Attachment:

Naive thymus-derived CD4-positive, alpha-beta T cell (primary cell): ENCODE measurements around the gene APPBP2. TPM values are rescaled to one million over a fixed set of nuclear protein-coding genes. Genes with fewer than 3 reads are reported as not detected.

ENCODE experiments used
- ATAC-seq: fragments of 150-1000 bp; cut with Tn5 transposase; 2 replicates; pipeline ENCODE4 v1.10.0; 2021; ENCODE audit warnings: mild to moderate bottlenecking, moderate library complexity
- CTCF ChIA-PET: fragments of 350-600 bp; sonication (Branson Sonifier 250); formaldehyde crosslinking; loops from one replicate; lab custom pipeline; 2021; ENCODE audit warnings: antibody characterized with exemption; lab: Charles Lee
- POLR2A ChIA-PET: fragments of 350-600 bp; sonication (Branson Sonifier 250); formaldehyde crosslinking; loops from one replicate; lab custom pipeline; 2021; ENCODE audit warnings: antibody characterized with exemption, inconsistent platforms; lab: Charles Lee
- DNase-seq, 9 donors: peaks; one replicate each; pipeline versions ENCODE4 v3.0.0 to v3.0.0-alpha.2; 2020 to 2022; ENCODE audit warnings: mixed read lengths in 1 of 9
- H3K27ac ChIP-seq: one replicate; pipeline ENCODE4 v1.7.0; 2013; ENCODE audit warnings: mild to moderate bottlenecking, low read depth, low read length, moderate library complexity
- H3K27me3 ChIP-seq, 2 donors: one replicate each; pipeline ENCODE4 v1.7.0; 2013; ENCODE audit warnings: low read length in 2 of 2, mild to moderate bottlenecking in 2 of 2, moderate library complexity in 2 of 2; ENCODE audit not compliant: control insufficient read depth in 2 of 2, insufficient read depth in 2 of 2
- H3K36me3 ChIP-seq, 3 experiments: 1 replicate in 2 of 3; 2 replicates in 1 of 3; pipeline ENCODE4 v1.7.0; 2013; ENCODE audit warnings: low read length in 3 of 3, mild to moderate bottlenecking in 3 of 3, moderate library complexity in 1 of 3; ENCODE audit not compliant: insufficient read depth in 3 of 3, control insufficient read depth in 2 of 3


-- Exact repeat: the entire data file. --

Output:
Naive thymus-derived CD4-positive, alpha-beta T cell (primary cell): ENCODE measurements around the gene APPBP2. TPM values are rescaled to one million over a fixed set of nuclear protein-coding genes. Genes with fewer than 3 reads are reported as not detected.

ENCODE experiments used
- ATAC-seq: fragments of 150-1000 bp; cut with Tn5 transposase; 2 replicates; pipeline ENCODE4 v1.10.0; 2021; ENCODE audit warnings: mild to moderate bottlenecking, moderate library complexity
- CTCF ChIA-PET: fragments of 350-600 bp; sonication (Branson Sonifier 250); formaldehyde crosslinking; loops from one replicate; lab custom pipeline; 2021; ENCODE audit warnings: antibody characterized with exemption; lab: Charles Lee
- POLR2A ChIA-PET: fragments of 350-600 bp; sonication (Branson Sonifier 250); formaldehyde crosslinking; loops from one replicate; lab custom pipeline; 2021; ENCODE audit warnings: antibody characterized with exemption, inconsistent platforms; lab: Charles Lee
- DNase-seq, 9 donors: peaks; one replicate each; pipeline versions ENCODE4 v3.0.0 to v3.0.0-alpha.2; 2020 to 2022; ENCODE audit warnings: mixed read lengths in 1 of 9
- H3K27ac ChIP-seq: one replicate; pipeline ENCODE4 v1.7.0; 2013; ENCODE audit warnings: mild to moderate bottlenecking, low read depth, low read length, moderate library complexity
- H3K27me3 ChIP-seq, 2 donors: one replicate each; pipeline ENCODE4 v1.7.0; 2013; ENCODE audit warnings: low read length in 2 of 2, mild to moderate bottlenecking in 2 of 2, moderate library complexity in 2 of 2; ENCODE audit not compliant: control insufficient read depth in 2 of 2, insufficient read depth in 2 of 2
- H3K36me3 ChIP-seq, 3 experiments: 1 replicate in 2 of 3; 2 replicates in 1 of 3; pipeline ENCODE4 v1.7.0; 2013; ENCODE audit warnings: low read length in 3 of 3, mild to moderate bottlenecking in 3 of 3, moderate library complexity in 1 of 3; ENCODE audit not compliant: insufficient read depth in 3 of 3, control insufficient read depth in 2 of 3